Mommas Cloy: Bening (left) is the sweet spot in a syrupy movie. s Cloy: Bening (left) is the sweet spot in a syrupy movie.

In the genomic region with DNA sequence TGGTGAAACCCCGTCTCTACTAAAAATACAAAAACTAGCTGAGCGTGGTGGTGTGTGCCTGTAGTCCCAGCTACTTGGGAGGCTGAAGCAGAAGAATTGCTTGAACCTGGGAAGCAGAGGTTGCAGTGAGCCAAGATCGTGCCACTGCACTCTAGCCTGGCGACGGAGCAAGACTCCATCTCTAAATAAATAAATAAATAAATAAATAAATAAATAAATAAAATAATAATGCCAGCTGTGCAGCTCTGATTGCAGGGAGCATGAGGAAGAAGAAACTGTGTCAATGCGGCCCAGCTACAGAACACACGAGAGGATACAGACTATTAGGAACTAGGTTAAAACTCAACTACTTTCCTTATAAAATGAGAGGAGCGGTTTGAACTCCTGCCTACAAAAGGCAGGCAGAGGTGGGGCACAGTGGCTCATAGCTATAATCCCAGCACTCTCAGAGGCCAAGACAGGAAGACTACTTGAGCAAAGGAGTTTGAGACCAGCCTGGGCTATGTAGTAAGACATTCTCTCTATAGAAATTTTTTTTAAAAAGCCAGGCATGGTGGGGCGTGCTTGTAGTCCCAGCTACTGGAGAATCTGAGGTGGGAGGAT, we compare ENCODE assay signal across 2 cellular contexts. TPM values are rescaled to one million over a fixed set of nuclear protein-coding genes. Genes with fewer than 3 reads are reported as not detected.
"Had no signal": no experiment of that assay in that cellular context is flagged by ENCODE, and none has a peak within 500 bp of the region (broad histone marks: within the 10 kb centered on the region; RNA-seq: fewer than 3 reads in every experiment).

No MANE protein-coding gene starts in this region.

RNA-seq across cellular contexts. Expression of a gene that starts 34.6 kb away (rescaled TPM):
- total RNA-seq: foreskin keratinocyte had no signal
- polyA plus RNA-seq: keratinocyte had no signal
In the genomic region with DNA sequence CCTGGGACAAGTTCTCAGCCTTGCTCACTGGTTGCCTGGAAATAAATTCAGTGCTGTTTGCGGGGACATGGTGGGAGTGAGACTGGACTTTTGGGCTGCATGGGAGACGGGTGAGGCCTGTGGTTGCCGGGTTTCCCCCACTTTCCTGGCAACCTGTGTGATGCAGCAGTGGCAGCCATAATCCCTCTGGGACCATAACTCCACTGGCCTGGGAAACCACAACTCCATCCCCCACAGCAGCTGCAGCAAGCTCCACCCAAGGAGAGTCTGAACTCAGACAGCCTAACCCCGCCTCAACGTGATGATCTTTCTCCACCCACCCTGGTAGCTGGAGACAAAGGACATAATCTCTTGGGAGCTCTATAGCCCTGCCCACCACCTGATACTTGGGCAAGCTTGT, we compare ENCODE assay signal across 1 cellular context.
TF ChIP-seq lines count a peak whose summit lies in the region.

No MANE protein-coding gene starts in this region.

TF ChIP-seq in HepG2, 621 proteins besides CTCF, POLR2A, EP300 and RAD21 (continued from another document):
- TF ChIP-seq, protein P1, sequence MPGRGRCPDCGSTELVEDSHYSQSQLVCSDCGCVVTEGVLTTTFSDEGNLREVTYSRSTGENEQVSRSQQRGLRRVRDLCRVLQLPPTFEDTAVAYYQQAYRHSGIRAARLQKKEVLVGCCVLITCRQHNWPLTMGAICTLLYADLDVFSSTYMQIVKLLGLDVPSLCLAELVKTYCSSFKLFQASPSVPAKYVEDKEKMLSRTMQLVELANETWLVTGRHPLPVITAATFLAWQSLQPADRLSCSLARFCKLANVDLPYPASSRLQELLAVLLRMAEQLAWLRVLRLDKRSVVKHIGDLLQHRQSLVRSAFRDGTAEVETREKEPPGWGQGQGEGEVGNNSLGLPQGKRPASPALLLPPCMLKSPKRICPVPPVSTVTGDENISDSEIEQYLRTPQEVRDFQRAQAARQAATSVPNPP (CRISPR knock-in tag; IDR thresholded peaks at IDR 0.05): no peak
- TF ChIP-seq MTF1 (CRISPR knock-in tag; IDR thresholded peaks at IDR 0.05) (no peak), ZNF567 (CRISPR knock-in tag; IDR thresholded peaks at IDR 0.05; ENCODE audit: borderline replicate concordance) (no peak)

Like other movies that operate along a six-degrees-of-separation tack (Magnolia and Babel are two of the better ones that come to mind), Mother and Child embraces the globalized “We are One” ethic. Unlike those other two movies, Mother and Child neither provokes nor engages. It is, and with apologies to my own beloved mother, the menopause movie of the summer. The action centers on a Catholic church where Sister Joan (Cherry Jones) runs an adoption service; by the end of the film, most of the characters will have passed through her clutches in one way or another. Joan takes delivery on unwanted babies; arranges interviews between teen mothers and barren couples; doles out her charges with the requisite “loving-kindness” and keeps tabs on their progress. Through a kind of musical-chairs approach, director Rodrigo García raises questions about what makes a child one’s own, and whether we can ever forgive ourselves for parting with the fruit of our loins. (This last rumination provides the movie’s most soapish strain.) Annette Bening is a brittle, jumpy, abrasive single woman who splits time between the hospital where she works and her home, where she ministers to her dying mother and snipes at the Hispanic help—in anguish, all the while, over the daughter she put up for adoption some three decades earlier. Jimmy Smits courts her with inexplicable persistence (he’s a sweetheart, and she treats him like shit). Despite the unconscionable lines she’s dealt, Bening is a high point in the film, matched in counterpoint by the slick, driven Naomi Watts, whose vampish emotional reserve echoes Bening’s for genetic reasons that become clear early in the proceedings. Samuel L. Jackson, appearing in a rare sex scene, plays a slightly more distinguished version of himself. (He’s Watts’ boss at a chi-chi L.A. law firm.) The cast is capable, but García deploys the abundant sentiment of his father, Colombian novelist Gabriel García Márquez, with none of the latter’s wryness or lyricism; and the characters wear their emotions on their sleeves to the extent that their oververbalized epiphanies—cushioned by Ed Shearmur’s string arrangements—carry little impact. Amply funded and well-shot though it is, this is book-of-the-month club cinema.